Tuesday, June 21, 2016
Race Report: Tour of Washington County TT and Crit
In which I redeem myself and then hang on by the skin of my teeth.
I elected not to stay overnight in Hagerstown. Emily didn't want to travel for the weekend. She spent the first week of June in Seattle, I spent the second week in Wichita, and she's in San Francisco this week. So she was (understandably) not feeling the weekend trip vibe. I caught a little bit of flack for signing up for a weekend stage race. So I elected to drive up and back on Saturday, then up again on Sunday morning. It takes a little over an hour to drive up there, and my TT starting time was 7:19:30. I woke up at 4:40 and left at 5:05 to get to Boonsboro in plenty of time to warm up for my TT.
Also, the drive to Washington County is about an hour and ten minutes. I've learned that I have about 45 minutes from the time I start drinking coffee to the time I have to go the bathroom in an emergency kind of way. Fortunately, I made it to the port-a-johns in time to avoid humiliation.
The 10-mile TT went well for me. I started 30 seconds after the GC leader (reverse alphabetical order by last name, not by road race placement) and one minute after one of the few athletes who finished behind me in Saturday's race. I saw them both at the turn-around, passed my one-minute rabbit at around the 8 mile point, but never saw Angela (who ended up getting first in the GC) again. The time trial was hilly, and I did it in 2:13.1, with an average speed of 21.3 MPH. Not bad, considering the terrain. I got third place and moved up to fourth overall in the GC.
My car has been leaking oil since I came back from Wichita, so I stopped between the TT and the crit to buy a couple of quarts of oil. Put them in the car, bought some food, drove to the next race venue with the intention of taking a nap. As I turned off my car, I thought I saw the oil light come on. And I thought, "Oh crap." So I got out and peeked under the car and it was spewing oil. Okay, not spewing, but dripping pretty steadily. And I was so worried about it! What if it was going to mess up the car to drive it home? What if I got stranded in Hagerstown and couldn't get home EVER? What if I ruined my car and had to buy a new one? Basically, my recovery sucked and I hadn't eaten enough food and I was really tired and stressed from all the racing . . . I couldn't sit still so I started riding the course, thinking the whole time about how I was going to get home . . . I literally made myself sick with stress over the stupid car thing. By the time we started staging for the crit, I thought I was going to throw up. I'm usually pretty mellow about stuff like this, but for some reason I could not get out of my own head going into the last race. I lined up wanting to fall off and get pulled and be done with it.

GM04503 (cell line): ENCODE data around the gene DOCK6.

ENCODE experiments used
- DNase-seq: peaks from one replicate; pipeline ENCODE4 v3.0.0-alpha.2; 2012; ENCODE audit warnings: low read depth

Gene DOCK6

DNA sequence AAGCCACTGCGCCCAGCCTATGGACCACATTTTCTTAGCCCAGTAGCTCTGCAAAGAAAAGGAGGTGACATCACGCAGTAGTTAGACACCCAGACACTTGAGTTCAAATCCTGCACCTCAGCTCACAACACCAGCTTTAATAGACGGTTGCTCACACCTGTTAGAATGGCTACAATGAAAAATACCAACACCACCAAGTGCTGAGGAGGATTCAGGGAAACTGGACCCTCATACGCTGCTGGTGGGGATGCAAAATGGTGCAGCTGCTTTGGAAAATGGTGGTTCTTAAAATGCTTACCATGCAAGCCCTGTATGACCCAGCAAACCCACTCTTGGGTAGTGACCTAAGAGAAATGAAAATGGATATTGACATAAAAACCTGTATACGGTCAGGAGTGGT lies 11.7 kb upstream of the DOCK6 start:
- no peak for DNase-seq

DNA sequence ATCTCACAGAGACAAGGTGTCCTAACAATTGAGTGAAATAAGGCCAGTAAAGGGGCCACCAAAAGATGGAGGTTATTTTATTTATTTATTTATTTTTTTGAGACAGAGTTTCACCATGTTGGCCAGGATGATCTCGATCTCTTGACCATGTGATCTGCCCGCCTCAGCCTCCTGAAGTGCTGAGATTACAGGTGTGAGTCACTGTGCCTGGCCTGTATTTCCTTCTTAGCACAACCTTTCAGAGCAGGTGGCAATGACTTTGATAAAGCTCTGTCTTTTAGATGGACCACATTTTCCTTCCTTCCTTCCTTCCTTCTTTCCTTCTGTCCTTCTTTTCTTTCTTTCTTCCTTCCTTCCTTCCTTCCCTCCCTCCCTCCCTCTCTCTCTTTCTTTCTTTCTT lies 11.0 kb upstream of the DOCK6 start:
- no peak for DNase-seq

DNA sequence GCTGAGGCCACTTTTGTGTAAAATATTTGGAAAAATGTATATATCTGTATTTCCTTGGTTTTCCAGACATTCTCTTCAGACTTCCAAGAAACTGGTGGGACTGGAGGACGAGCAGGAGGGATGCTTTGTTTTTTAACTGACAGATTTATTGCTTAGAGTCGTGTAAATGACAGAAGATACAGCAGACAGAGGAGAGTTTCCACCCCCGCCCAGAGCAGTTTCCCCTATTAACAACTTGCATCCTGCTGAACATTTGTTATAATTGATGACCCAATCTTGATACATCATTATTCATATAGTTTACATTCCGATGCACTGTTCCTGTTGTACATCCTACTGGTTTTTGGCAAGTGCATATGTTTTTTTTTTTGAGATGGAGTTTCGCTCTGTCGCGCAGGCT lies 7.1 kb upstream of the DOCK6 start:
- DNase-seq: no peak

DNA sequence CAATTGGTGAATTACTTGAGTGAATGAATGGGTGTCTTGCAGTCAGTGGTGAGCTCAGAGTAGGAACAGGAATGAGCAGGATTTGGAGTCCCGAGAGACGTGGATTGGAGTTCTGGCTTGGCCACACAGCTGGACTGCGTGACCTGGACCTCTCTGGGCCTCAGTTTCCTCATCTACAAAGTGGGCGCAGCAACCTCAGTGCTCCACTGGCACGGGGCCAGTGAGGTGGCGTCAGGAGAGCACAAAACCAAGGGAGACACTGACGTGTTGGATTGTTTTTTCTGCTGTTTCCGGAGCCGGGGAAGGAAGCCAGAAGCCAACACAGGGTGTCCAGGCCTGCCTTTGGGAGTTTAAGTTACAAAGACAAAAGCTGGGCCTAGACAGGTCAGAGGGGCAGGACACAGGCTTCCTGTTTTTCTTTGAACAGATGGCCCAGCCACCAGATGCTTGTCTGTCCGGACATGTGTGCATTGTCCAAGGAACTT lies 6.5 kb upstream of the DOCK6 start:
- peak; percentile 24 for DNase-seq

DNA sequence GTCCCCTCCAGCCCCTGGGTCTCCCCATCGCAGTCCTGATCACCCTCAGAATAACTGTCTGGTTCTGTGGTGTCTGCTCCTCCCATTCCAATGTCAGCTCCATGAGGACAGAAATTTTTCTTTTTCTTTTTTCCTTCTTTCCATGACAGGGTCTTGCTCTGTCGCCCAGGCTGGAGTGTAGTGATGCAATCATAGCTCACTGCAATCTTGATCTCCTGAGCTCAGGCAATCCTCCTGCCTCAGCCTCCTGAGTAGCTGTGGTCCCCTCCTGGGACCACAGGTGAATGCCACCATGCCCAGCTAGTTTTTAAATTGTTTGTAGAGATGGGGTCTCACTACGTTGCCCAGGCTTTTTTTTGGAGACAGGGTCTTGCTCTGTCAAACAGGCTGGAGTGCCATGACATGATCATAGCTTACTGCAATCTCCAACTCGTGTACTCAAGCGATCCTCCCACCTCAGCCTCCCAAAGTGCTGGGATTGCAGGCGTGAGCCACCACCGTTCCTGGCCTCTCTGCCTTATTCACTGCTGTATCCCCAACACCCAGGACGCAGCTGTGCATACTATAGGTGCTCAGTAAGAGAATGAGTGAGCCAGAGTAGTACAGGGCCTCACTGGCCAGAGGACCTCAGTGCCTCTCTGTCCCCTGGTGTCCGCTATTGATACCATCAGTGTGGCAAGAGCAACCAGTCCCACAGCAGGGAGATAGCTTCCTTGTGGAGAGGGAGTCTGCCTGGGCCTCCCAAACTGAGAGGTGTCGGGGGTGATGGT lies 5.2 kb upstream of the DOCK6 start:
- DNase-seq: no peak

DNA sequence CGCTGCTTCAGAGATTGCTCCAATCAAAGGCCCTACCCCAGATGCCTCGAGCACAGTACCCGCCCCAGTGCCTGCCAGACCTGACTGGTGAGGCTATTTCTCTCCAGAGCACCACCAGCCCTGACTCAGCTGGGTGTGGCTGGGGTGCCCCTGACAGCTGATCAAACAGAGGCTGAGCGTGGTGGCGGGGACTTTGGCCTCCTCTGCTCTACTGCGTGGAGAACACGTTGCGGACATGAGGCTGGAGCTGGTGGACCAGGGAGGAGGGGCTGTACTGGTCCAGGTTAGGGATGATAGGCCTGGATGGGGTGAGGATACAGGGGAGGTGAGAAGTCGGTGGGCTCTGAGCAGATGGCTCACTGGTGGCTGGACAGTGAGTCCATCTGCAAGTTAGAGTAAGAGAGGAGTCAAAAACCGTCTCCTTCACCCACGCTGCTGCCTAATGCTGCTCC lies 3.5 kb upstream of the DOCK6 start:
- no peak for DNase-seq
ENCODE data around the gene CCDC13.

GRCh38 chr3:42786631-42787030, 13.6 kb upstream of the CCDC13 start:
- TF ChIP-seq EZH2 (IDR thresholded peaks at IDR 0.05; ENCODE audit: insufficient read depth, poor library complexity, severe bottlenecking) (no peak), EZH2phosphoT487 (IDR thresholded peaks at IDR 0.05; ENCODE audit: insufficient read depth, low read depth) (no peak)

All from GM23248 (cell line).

Then the racing started.
As I mentioned in the road race report, the cat 4 women raced with the 1/2/3s. Same thing in the crit, and there were some really strong women entered. Tour of Washington County offers a yellow jersey, a sprinter's jersey, and a QOM jersey, in addition to pretty good prize money. There was a good 1/2/3 field at this race. Before the crit, several of the girls were talking about Clarendon and Philly. Clarendon is on the domestic pro calendar and Philly is a women's World Tour race. These girls were good.